News In and Around CSD
With more than half the competition in the rearview mirror, Carnegie Mellon University's AI program Libratus has built up a substantial lead against four top poker professionals in Brains vs. Artificial Intelligence: Upping the Ante.
In our latest video, Computer Science Professor Tuomas Sandholm and two of the poker professionals reflect on the competition to date and what it means for the future of artificial intelligence.
"You really have to pry every chip you can out of Libratus' hands, and... Read More
The Carnegie Mellon Alumni Association annually recognizes alumni, students and faculty for their service to the university and their achievements in the arts, humanities, business and other fields. Since the first Alumni Awards were presented in 1950, more than 880 individuals have been honored through the program.
This year, two awardees... Read More
As the "Brains vs. Artificial Intelligence: Upping the Ante" poker competition nears its halfway point, Carnegie Mellon University's AI program, Libratus, is opening a lead over its human opponents — four of the world's best professional poker players.
One of the pros, Jimmy Chou, said he and his colleagues initially underestimated Libratus, but have come to regard it as one tough player.
"The bot gets better and better every day," Chou said. "It's like a tougher version of us."
Brains vs... Read More
Former SCS faculty member Hans Berliner, a world champion correspondence chess player who built the first game-playing computer ever to defeat a human champion at any game, died Jan. 13 in Riviera Beach, Fla. He was 87.
Berliner, who earned his Ph.D. in computer science at Carnegie Mellon in 1975 and served as a senior research scientist until his retirement in 1998, was at the center of computer chess research for two decades. He led the development of Hitech, the first chess computer to achieve the rank of senior... Read More
Game play began on schedule on Wednesday, Jan. 11, for "Brains Vs. Artificial Intelligence: Upping the Ante," a competition at Rivers Casino in Pittsburgh that pits a Carnegie Mellon University artificial intelligence called Libratus against four of the world's best professional poker players.
During the 20-day event, Libratus and the pros — Jason Les, Dong Kim, Daniel McAulay and Jimmy Chou — will play a... Read More
Four of the world’s best professional poker players will compete against artificial intelligence developed by Carnegie Mellon University in an epic rematch to determine whether a computer can beat humans playing one of the world’s toughest poker games.
In "Brains Vs. Artificial Intelligence: Upping the Ante," beginning Jan. 11 at Rivers Casino, poker pros will play a collective 120,000 hands of Heads-Up No-Limit Texas Hold’em over 20 days against a CMU computer program called Libratus.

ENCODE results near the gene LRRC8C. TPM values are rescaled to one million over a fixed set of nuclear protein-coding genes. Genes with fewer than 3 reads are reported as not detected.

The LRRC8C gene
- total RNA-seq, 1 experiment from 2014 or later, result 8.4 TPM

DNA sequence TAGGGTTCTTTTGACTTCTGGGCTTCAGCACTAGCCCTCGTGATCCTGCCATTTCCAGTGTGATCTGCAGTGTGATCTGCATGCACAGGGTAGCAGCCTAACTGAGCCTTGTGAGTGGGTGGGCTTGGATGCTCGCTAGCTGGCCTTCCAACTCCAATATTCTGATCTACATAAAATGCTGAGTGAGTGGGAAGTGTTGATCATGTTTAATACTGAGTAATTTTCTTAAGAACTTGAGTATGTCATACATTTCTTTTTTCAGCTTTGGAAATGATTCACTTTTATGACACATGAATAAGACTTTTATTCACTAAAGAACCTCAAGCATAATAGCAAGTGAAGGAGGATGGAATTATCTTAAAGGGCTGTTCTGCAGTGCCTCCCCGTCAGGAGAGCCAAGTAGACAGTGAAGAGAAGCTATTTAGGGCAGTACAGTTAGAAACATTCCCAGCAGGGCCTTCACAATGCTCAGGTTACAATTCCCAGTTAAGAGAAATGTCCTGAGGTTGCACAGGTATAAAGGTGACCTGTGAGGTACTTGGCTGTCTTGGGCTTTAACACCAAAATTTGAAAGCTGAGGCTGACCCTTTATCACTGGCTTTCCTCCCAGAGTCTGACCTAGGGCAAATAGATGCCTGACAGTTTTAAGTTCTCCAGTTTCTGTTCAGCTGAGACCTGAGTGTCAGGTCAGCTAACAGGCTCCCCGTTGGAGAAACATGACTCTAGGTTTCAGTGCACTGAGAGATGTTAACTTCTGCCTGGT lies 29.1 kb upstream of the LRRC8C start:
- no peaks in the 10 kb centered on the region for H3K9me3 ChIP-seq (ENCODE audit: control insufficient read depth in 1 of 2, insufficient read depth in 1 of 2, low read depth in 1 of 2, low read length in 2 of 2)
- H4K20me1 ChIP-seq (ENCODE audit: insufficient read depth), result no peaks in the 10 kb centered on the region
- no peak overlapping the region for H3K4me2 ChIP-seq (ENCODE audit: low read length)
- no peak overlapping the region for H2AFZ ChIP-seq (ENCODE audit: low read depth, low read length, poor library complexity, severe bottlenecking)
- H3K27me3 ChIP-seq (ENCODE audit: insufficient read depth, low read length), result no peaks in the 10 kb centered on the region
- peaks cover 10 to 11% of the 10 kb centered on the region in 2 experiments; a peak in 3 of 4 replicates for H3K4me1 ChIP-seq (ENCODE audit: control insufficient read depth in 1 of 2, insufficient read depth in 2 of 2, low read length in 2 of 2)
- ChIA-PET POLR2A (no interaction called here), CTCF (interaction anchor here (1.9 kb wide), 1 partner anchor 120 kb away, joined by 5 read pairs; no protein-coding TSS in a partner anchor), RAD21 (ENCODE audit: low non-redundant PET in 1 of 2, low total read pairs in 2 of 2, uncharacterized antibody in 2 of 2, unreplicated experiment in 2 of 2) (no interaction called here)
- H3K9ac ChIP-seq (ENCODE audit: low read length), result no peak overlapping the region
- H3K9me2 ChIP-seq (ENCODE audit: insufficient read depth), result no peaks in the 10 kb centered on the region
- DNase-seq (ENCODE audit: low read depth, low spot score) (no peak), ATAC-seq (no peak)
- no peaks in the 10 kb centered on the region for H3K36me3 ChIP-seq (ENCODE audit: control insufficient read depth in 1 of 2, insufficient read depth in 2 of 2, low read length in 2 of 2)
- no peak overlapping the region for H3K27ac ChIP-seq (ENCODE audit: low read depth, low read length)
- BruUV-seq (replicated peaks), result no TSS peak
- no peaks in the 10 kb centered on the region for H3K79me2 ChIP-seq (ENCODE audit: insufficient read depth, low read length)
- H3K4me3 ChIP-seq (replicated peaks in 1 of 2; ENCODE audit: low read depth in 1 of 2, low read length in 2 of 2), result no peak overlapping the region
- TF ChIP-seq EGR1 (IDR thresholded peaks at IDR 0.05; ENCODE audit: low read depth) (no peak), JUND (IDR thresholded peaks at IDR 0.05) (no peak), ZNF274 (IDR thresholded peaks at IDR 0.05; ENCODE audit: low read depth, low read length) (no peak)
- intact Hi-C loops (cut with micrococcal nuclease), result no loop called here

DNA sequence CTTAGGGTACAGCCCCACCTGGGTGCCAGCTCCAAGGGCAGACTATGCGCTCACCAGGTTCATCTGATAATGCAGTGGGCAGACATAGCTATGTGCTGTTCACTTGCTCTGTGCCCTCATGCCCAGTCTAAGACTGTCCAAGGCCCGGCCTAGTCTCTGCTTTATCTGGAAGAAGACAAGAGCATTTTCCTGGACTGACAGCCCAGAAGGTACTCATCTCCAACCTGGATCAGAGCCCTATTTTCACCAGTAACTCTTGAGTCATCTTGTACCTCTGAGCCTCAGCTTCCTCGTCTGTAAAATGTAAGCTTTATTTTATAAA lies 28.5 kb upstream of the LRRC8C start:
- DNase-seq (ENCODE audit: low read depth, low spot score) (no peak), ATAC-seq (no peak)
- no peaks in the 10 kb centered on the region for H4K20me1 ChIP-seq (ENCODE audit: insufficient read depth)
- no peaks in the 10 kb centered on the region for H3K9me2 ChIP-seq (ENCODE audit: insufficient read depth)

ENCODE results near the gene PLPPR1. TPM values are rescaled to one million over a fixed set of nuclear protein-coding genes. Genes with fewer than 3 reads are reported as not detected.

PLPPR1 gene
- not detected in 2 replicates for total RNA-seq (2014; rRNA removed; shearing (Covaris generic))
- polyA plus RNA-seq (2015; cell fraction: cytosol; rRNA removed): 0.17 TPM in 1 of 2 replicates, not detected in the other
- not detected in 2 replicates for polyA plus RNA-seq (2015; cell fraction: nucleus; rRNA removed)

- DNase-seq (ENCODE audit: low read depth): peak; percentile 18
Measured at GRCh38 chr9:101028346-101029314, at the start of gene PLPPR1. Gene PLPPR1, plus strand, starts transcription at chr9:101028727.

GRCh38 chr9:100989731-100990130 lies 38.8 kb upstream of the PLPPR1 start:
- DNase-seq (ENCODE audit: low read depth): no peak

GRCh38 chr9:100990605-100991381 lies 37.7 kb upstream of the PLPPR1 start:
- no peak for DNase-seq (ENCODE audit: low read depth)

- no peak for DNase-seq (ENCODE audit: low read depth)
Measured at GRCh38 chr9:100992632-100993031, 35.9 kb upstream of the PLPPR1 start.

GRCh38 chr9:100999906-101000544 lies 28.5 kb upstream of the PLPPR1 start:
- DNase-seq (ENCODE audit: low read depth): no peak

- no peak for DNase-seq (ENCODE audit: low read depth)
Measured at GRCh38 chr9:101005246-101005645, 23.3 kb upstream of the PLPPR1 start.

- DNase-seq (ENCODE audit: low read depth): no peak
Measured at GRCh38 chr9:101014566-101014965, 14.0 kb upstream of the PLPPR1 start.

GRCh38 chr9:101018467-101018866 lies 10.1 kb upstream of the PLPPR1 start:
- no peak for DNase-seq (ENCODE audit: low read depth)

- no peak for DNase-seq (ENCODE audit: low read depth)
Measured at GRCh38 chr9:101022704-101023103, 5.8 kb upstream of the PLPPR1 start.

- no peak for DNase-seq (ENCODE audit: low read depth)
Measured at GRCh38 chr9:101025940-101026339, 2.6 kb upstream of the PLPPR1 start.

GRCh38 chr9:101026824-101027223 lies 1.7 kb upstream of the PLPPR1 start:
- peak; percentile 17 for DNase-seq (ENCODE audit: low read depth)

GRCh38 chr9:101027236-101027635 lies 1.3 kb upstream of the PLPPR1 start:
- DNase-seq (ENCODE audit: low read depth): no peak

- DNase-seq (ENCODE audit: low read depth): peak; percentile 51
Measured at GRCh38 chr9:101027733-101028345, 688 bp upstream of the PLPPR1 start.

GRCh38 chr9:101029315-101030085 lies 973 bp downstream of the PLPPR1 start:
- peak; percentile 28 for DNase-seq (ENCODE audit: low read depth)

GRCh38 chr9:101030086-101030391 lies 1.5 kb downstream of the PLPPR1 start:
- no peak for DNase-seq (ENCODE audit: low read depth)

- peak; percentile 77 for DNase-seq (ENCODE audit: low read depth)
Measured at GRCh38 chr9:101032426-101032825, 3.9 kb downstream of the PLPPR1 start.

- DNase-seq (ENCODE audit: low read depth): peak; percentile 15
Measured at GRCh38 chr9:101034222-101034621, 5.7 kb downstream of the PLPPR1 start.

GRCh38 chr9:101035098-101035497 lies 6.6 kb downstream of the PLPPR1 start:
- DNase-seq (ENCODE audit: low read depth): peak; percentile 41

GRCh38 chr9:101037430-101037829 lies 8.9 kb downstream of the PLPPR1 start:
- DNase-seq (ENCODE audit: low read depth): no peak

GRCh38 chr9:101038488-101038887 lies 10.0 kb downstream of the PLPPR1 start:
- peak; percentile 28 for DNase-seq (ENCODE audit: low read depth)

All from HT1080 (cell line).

The pros — Jason Les, Dong... Read More
Happy New Year: Forbes magazine has released its 30 Under 30 listings for 2017 and SCS alumni Matt Humphrey and Xi Chen are among those so honored. Humphrey, who earned a bachelor's degree in computer science as well as an MBA at CMU, is a serial entrepreneur who founded LendingHome, which provides funds to unconventional borrowers; he was named to the 30 Under 30 Finance list. Chen, who earned a Ph.D in machine learning and is now an... Read More
When Facebook launched its Live video service last year, the social media giant's 1.5 billion global users began living their lives as if they had TV cameras in their back pockets. A team of Carnegie Mellon University students and alumni recently harnessed the power of the Live system to take first place in the 2016 Facebook Global Hackathon.
Over the course of 24 hours in November, Abdelwahab Bourai, who earned his bachelor's degree in computer science this past May and is... Read More
Computer scientists and statisticians at Carnegie Mellon University are using both artificial intelligence and the wisdom of crowds to guide their efforts in forecasting 2016-2017 flu activity. Past experience suggests it remains an open question as to which is better at predicting the disease's spread week by week.
Three School of Computer Science faculty members — Justine Cassell, Manuela Veloso and Todd Mowry — have been named Association for Computing Machinery (ACM) fellows for 2016 in recognition of their contributions to human-computer interaction, computer architecture and artificial intelligence, respectively. They are among 53 members of the ACM, the world's leading computing society, elevated to fellow status this year.
"As nearly 100,000 computing professionals are members... Read More